U.S. News and World Report
Aug. 22, 2023
The "Barbie" movie brought to life more than just the doll we all played with as children. It also showed us Barbie’s worlds: her sister, Skipper; her hot pink C1 Corvette, which every little girl coveted, and, most epically, her iconic Barbie Dreamhouse.
As a toy, there were many iterations of that house. Some were two-story Victorians with Second Empire details. Others looked more colonial, featuring grand, columned entrances and stark white balconies. Most recently, it took on the look of an Instagram-worthy party house – complete with a pool, a multilevel water slide and the most open concept layout possible. (There weren’t even exterior walls!)
That latest version, which features just one bedroom and one bath, is the one Margot Robbie’s Barbie called home on the big screen. And according to real estate agents, it’s one that would sell for a pretty penny if it hit the Malibu market today.
“It’s extremely rare to find a one-bedroom house in Malibu right now,” says Phillip Salem, an agent with Compass in New York and Los Angeles. “People in L.A. love rarities.”
Just how much would people pay for that rarity, though, and what would selling a home like Barbie’s really take? Here’s what four pros had to say about it.
Barbie’s Going to be a Millionaire
Agents varied on where they’d price Barbie’s home, but one thing is certain: Barbie would rake in some serious dough if she were to sell her Dreamhouse today.
On the low end, the home would bring in $1.35 million, according to Kseniya Korneva, a real estate agent with Pineywoods Realty in Tampa, Florida.
Salem, on the other hand, would price the home slightly higher. While comparable one-bedrooms in Malibu are few and far between, he says, “They range anywhere from $1 million to $2.5 million, depending on the location and the condition of the home." Because of this, Salem says he’d price the home on the lower side of that range to draw in buyers and spark a bidding war.
“I think listing it somewhere like $1.588 million would be smart because it would just draw the listing up, and it would get a lot of attention,” Salem says. “But I do think that it would sell for over that. It would just get a lot of people to the house, and it would go into a bidding war.”
Rochelle Atlas Maize, an agent with Nourmand & Associates in Beverly Hills, thinks the house could sell for significantly more. She’d recommend Barbie list the home at a jaw-dropping $8.995 million.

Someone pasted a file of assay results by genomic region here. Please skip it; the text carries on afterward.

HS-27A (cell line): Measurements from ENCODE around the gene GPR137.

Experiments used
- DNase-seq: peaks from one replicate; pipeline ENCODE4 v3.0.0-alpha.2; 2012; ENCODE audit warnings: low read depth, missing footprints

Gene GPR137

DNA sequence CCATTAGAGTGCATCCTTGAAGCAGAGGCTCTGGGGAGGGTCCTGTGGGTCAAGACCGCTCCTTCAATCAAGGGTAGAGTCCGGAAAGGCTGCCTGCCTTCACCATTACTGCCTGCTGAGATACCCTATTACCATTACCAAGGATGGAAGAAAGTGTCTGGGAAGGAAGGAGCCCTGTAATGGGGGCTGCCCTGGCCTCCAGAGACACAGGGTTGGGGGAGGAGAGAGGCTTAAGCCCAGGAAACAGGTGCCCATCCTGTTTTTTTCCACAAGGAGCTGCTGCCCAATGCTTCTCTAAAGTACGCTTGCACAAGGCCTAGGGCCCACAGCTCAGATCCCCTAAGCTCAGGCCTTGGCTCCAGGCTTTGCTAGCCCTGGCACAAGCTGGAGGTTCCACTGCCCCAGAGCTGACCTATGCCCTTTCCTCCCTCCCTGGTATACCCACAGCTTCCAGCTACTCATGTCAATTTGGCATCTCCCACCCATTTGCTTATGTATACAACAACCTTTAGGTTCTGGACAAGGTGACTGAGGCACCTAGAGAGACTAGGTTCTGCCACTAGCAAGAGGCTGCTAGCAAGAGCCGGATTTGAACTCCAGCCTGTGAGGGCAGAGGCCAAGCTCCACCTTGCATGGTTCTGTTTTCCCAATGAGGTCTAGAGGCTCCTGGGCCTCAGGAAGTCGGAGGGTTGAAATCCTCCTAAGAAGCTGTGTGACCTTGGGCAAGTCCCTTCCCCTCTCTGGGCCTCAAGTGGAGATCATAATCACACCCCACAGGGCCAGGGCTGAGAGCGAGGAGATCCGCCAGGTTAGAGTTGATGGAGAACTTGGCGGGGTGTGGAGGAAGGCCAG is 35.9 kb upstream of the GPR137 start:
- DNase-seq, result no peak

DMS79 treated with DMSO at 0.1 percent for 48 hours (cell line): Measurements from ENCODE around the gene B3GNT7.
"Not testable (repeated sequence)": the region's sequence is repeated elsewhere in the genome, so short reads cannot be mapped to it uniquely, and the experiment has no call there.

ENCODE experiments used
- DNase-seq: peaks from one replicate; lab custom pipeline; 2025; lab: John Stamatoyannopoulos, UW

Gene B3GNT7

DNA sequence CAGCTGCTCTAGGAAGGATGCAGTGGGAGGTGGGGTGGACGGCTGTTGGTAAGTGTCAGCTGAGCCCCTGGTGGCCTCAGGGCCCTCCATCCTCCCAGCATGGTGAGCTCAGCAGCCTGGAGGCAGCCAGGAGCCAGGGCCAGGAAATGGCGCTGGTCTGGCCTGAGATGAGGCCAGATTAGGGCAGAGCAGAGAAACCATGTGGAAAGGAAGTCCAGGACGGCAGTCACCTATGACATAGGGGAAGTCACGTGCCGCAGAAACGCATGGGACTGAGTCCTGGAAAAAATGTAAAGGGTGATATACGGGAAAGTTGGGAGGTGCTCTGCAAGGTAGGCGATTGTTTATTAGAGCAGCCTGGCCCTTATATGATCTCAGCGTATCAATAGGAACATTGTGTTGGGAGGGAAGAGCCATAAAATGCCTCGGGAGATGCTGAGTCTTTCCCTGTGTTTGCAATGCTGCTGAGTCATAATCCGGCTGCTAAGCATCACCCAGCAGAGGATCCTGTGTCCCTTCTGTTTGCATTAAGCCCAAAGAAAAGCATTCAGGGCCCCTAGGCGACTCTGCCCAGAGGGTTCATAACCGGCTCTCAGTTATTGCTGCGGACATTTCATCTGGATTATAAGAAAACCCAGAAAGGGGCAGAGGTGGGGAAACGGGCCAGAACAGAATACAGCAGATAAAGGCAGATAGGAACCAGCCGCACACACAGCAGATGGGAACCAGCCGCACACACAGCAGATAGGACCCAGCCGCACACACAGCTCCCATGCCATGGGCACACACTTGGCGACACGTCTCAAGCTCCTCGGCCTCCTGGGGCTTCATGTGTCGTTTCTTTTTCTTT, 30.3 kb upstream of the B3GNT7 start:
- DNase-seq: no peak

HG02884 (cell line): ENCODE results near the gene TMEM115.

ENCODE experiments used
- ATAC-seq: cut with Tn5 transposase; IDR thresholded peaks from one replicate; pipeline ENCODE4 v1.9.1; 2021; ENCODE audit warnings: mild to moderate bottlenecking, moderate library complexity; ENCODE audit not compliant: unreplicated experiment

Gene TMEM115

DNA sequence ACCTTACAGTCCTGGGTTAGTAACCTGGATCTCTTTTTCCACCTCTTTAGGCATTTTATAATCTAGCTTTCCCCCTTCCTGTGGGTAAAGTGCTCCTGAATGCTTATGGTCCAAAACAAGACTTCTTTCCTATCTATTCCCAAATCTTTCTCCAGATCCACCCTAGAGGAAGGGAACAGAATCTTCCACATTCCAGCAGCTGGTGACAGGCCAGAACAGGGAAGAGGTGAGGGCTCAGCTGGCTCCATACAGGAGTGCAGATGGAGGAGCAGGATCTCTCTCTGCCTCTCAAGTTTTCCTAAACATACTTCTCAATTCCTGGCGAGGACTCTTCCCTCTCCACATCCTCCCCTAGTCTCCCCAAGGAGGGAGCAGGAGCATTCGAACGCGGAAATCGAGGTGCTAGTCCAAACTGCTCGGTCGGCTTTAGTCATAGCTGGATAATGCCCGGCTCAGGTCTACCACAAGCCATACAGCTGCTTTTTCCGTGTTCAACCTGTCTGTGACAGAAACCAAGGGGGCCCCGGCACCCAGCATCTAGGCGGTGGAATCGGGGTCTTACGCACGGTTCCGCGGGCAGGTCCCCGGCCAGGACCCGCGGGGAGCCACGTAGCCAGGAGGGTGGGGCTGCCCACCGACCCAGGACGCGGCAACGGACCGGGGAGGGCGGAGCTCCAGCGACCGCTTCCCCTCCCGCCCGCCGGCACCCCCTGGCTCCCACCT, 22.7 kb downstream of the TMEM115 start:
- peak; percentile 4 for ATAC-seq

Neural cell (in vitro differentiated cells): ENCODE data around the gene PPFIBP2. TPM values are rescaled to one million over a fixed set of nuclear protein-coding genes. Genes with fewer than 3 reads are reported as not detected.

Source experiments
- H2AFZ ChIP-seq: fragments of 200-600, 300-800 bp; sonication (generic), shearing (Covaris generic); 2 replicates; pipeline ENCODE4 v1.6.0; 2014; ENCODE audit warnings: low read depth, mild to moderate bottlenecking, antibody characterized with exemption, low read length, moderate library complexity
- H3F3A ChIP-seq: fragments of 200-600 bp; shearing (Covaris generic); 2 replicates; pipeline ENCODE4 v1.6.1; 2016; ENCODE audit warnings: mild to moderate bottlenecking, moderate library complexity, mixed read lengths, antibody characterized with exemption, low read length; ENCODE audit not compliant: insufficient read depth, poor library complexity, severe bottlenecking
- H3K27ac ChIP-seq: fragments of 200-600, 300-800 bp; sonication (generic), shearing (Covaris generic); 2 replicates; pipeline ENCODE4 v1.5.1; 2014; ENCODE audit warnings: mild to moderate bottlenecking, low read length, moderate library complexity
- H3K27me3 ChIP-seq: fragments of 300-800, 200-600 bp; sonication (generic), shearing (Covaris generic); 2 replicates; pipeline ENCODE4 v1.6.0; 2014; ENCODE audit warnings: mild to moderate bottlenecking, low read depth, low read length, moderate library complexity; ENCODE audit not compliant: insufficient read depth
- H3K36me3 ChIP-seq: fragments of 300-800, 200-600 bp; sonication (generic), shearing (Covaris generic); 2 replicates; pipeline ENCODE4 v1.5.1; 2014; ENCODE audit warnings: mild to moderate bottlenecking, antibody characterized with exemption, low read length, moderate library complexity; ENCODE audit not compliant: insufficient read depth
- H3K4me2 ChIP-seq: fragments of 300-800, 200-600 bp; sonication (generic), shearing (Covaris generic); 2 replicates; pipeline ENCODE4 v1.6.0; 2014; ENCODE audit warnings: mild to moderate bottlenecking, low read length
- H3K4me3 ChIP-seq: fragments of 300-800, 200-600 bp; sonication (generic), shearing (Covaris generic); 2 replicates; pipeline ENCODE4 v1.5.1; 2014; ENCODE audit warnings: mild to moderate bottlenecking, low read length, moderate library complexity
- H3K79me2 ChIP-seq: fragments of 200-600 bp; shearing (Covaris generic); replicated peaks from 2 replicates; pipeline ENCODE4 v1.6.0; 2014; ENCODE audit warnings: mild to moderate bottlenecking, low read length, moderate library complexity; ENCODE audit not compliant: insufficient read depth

“A property like that would be located on the beach in Malibu’s best location, which is the Colony – a guard-gated enclave that’s ideal for someone like Barbie with high visibility,” Maize says. “It’s even more valuable because of the cul-de-sac and its private block.”
Finding the Right Buyer
Despite their divergence on pricing, the agents agreed that Barbie's house comes with some unique selling challenges. First, there’s the problem of the home’s small space.
With only one bedroom and one bathroom, the home could hardly serve as a primary home for more than one or two people. It could, on the other hand, be the “ultimate bachelorette pad,” as Korneva puts it.
“Families and kids aren’t moving into Barbie’s Dreamhouse,” he says. “To me, it’s about targeting that young adult that lives in Beverly Hills or West Hollywood that wants to party. It might not even be somewhere that they sleep, but it's just somewhere to have parties and entertain, be in Malibu and be so close to the beach without spending hours in rush-hour traffic, driving back and forth.”
In the movie, Barbie’s Dreamhouse is just a stone’s throw from the others on her cul-de-sac – so close they can talk to each other, even from the third floor of their properties. With this in mind, Bianca D’Alessio, a real estate broker with Nest Seekers International in New York, says she would focus on the “community” aspect of the neighborhood – targeting groups of buyers who would want to go in on the Dreamhouse and its neighboring properties together.
“I think it would take marketing the cul-de-sac as a community development – selling the cul-de-sac versus just an individual parcel,” D’Alessio says.
A Creative Marketing Opportunity
The Dreamhouse lends itself to some pretty creative marketing opportunities (just check out the movie’s Airbnb stunt for proof), but for the real-life property, agents say they’d pull out the stops.
Korneva, for example, would create a video tour of the home, led by Barbie herself.
“There’d be a regular person dressed in casual clothes coming home from work, but then as soon as she enters the home, she transforms into Barbie,” Korneva says. “Then with each room she walked through, she would transform into a different Barbie – business executive Barbie, president Barbie, news anchor Barbie, architect Barbie, astronaut Barbie, etc.”
The video would culminate with Barbie sliding down the three-story slide, transforming into Realtor Barbie, and putting a “For Sale” sign in the yard.
“Mattel really missed out on making a Realtor Barbie,” Korneva says. “I bet it would be a hit these days.”
Salem would take a contest-meets-social-media approach to selling the home, using local influencers to gain visibility for the property – and benefit a local charity.
“The influencers would have to put together their best Barbie look,” Salem says. “Then they have a photo shoot in the house, post their looks, and the one with the most likes gets a $10,000 donation to their favorite charity.”
Maize, who has over 100,000 followers on Instagram, would use social media influencers, too, she says. She’d also bring in high-end designers to fill Barbie’s closet with signature outfits.
As she puts it, “The Dream Home would become a living gallery – an haute couture haven, hosting exclusive photoshoots and fashion shows.”